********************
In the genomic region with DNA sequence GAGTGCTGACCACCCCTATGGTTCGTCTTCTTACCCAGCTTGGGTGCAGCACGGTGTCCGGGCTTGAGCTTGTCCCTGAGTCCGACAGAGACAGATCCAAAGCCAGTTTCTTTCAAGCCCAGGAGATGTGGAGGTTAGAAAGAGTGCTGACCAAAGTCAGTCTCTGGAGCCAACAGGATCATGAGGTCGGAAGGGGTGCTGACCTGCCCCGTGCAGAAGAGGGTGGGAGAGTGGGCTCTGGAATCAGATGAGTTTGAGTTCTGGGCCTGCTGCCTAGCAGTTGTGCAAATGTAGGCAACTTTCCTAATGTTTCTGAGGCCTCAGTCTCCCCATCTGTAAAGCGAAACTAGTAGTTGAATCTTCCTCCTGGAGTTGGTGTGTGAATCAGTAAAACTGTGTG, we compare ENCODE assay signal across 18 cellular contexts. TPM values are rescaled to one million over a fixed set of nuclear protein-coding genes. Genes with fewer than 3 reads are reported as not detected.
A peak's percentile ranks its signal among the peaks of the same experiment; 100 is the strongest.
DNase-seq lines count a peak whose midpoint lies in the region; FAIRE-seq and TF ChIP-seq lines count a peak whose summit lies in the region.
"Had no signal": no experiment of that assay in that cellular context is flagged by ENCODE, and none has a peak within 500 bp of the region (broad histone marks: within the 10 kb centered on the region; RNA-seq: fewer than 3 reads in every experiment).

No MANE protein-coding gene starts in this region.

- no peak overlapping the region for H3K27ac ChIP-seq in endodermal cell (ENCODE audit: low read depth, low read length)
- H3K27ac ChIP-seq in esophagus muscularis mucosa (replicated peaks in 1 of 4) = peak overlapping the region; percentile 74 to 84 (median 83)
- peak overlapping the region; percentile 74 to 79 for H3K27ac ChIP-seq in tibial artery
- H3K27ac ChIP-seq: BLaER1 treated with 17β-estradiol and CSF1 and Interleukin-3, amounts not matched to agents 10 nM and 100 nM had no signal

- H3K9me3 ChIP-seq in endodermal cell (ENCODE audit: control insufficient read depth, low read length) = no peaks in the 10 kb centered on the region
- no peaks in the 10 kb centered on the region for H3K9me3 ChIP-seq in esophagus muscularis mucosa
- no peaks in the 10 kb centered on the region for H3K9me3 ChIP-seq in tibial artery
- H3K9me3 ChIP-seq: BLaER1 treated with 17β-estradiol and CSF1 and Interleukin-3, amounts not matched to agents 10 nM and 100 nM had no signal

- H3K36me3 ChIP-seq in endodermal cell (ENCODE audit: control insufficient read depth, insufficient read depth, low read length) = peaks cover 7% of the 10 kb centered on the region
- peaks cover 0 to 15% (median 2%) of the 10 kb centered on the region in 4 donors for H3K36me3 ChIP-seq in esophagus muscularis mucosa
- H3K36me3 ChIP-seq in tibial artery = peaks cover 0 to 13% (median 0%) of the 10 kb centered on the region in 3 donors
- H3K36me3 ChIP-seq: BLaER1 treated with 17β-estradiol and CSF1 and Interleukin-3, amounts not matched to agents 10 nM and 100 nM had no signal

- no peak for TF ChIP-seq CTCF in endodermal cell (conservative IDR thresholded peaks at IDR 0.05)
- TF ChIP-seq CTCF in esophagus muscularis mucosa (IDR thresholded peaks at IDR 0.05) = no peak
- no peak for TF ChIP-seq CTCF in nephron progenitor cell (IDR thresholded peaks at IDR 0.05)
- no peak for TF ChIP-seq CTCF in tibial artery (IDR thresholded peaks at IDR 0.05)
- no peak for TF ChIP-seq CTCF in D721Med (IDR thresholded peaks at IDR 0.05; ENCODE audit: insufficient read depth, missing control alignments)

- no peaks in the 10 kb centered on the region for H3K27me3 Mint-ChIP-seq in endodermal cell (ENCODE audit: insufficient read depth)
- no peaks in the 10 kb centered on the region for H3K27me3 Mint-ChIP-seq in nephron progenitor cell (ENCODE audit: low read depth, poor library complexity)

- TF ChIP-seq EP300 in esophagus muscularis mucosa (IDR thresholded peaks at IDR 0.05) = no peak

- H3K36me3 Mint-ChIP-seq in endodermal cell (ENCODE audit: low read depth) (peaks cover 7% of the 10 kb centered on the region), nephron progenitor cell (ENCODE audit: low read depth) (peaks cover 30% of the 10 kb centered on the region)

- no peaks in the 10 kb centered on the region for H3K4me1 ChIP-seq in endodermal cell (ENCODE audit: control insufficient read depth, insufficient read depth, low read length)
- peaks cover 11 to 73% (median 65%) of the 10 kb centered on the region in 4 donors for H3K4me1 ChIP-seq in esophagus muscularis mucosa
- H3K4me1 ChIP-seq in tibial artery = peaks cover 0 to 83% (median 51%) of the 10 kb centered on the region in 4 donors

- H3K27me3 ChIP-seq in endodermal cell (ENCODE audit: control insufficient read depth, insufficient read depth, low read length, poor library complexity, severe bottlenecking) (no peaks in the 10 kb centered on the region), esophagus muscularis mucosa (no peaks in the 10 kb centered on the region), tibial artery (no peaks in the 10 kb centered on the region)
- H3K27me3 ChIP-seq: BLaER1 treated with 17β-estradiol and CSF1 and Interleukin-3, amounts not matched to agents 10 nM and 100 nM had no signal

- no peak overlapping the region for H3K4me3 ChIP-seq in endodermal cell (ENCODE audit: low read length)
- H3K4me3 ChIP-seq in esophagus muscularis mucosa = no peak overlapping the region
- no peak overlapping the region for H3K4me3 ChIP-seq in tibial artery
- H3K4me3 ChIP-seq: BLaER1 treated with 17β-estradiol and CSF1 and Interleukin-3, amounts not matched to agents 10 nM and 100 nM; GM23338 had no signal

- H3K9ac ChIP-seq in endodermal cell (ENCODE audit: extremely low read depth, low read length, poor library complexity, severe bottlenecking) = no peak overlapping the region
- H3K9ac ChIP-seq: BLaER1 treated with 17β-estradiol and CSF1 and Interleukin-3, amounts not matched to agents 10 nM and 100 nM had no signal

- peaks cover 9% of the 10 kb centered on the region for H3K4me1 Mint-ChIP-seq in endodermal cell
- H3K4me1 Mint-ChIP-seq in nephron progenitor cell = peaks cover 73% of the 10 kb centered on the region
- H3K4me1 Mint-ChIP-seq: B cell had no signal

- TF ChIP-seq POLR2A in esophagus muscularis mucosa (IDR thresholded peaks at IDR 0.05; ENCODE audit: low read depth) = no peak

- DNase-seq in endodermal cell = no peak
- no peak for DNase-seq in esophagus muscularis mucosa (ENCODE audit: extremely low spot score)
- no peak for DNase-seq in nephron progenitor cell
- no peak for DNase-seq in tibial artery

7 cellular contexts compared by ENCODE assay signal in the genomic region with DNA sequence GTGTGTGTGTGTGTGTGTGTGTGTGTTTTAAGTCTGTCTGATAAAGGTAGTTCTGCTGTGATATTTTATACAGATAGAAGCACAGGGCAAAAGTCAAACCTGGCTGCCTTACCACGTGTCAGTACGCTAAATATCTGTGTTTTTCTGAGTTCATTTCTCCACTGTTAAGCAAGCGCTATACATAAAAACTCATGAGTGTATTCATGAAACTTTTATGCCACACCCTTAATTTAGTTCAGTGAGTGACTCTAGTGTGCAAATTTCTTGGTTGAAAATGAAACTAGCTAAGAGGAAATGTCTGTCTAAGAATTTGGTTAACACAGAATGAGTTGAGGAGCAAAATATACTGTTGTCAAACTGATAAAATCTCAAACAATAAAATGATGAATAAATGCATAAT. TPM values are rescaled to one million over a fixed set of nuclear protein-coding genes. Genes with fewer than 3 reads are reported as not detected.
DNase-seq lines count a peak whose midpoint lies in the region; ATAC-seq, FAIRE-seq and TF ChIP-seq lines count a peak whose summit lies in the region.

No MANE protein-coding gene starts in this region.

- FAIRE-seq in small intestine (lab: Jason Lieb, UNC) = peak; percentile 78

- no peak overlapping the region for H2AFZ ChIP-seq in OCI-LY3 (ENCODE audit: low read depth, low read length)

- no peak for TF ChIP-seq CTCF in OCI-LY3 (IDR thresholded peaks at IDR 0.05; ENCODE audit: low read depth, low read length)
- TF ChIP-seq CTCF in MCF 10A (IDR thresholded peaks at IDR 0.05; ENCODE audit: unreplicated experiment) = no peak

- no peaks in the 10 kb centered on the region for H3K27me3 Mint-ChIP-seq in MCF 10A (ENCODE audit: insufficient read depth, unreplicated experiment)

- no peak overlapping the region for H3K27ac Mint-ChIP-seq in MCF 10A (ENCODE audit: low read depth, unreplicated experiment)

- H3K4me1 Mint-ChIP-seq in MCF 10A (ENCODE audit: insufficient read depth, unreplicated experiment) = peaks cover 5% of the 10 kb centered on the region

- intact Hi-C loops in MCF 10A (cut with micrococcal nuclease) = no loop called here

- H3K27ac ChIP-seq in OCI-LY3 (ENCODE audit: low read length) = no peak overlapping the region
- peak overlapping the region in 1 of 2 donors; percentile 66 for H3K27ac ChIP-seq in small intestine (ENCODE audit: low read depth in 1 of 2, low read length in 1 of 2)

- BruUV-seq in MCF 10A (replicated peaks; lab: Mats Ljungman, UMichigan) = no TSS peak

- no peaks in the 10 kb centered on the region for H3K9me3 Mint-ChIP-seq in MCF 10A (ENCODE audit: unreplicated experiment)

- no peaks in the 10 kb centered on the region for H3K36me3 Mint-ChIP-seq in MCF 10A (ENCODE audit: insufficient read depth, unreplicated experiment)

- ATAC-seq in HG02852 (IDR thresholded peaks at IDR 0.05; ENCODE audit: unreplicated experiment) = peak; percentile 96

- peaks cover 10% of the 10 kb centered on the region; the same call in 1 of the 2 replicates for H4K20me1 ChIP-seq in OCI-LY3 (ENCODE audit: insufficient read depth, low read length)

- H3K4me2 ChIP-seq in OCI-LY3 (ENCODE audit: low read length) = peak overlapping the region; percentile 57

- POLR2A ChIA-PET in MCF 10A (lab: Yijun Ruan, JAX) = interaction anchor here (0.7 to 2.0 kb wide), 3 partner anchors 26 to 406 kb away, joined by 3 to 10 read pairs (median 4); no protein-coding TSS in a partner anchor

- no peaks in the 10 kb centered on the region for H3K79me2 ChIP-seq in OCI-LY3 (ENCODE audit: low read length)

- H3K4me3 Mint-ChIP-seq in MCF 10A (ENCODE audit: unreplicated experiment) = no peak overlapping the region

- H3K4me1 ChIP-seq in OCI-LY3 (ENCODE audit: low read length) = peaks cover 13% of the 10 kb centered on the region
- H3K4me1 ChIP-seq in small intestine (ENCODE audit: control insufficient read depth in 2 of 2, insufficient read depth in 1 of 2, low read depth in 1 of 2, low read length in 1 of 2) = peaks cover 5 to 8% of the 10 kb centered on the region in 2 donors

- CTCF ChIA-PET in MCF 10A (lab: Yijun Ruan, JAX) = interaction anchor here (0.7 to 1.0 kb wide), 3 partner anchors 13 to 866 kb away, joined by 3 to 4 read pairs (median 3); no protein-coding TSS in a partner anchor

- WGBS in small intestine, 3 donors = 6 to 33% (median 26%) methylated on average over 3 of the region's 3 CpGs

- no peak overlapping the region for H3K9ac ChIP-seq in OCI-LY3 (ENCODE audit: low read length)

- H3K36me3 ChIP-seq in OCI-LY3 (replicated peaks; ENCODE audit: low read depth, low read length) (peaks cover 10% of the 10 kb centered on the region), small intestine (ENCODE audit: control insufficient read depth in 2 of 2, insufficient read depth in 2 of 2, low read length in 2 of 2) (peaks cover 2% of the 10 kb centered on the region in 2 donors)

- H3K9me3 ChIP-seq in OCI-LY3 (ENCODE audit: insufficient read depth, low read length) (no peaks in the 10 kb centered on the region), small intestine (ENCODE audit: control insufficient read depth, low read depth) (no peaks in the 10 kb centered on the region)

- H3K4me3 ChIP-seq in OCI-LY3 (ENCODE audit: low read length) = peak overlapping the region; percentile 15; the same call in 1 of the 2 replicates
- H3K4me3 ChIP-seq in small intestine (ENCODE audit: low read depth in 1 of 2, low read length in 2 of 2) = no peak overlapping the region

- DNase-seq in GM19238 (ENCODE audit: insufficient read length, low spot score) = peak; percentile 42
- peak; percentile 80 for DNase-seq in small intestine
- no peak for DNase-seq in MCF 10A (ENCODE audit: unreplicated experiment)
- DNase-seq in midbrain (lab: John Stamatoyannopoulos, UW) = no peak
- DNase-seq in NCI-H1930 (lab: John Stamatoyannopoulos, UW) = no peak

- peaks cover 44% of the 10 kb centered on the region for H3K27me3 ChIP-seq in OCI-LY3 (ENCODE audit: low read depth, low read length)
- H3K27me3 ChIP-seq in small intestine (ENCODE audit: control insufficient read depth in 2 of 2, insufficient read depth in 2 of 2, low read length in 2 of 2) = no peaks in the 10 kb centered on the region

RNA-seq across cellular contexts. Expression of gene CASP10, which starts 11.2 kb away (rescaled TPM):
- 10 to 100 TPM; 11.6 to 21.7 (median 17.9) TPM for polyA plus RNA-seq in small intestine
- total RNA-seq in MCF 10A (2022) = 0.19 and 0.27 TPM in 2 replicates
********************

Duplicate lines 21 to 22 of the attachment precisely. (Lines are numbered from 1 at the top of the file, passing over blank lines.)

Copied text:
- no peak for TF ChIP-seq CTCF in tibial artery (IDR thresholded peaks at IDR 0.05)
- no peak for TF ChIP-seq CTCF in D721Med (IDR thresholded peaks at IDR 0.05; ENCODE audit: insufficient read depth, missing control alignments)